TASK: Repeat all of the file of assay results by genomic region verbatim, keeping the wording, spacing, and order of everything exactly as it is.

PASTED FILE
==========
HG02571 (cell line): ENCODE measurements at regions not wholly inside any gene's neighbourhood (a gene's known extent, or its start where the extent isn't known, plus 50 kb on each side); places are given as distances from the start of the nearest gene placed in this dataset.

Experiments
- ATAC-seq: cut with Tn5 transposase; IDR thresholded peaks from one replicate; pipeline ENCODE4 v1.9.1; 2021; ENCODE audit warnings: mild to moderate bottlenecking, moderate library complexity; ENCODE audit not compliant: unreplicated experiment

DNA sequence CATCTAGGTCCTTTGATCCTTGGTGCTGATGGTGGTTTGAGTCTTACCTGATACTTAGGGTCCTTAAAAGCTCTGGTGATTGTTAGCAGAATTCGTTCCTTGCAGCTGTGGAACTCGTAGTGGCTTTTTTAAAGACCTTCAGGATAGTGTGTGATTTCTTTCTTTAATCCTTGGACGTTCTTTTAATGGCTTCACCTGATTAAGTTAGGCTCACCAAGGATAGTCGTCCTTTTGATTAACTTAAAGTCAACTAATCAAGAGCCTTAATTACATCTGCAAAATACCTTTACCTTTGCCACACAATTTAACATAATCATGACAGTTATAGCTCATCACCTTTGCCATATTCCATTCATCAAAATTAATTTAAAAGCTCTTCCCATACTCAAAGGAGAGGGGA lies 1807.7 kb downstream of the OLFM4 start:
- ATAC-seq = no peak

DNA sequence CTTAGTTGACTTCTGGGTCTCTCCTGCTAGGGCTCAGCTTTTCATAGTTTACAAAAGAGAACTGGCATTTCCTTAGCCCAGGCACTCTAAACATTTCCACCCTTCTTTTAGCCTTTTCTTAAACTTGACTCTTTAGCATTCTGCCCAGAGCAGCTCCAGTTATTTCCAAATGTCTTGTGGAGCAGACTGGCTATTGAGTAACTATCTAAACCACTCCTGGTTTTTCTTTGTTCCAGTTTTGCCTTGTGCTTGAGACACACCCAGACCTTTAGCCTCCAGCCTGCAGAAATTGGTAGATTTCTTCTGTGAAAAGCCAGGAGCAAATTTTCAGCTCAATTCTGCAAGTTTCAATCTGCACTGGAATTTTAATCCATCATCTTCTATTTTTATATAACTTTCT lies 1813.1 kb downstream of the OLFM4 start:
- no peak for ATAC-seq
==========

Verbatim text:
HG02571 (cell line): ENCODE measurements at regions not wholly inside any gene's neighbourhood (a gene's known extent, or its start where the extent isn't known, plus 50 kb on each side); places are given as distances from the start of the nearest gene placed in this dataset.

Experiments
- ATAC-seq: cut with Tn5 transposase; IDR thresholded peaks from one replicate; pipeline ENCODE4 v1.9.1; 2021; ENCODE audit warnings: mild to moderate bottlenecking, moderate library complexity; ENCODE audit not compliant: unreplicated experiment

DNA sequence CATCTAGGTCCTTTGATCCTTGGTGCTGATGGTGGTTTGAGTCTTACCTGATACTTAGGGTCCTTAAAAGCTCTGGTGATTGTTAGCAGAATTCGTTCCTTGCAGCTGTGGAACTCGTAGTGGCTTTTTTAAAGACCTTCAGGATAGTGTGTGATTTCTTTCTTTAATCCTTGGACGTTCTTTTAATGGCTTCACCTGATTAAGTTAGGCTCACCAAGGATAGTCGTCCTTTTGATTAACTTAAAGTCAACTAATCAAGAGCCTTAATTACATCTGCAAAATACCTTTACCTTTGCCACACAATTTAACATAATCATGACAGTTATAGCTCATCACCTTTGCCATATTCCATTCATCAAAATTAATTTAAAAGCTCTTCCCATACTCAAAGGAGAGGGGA lies 1807.7 kb downstream of the OLFM4 start:
- ATAC-seq = no peak

DNA sequence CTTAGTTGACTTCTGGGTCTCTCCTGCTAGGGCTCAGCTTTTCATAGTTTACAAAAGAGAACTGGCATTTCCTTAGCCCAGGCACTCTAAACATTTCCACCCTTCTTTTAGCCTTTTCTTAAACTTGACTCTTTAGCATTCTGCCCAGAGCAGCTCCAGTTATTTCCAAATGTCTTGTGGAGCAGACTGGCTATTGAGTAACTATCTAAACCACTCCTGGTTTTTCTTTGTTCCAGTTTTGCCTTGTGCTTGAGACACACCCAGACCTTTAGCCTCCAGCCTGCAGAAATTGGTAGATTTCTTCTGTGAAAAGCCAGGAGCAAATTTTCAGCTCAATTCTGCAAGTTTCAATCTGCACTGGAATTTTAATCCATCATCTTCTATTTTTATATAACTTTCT lies 1813.1 kb downstream of the OLFM4 start:
- no peak for ATAC-seq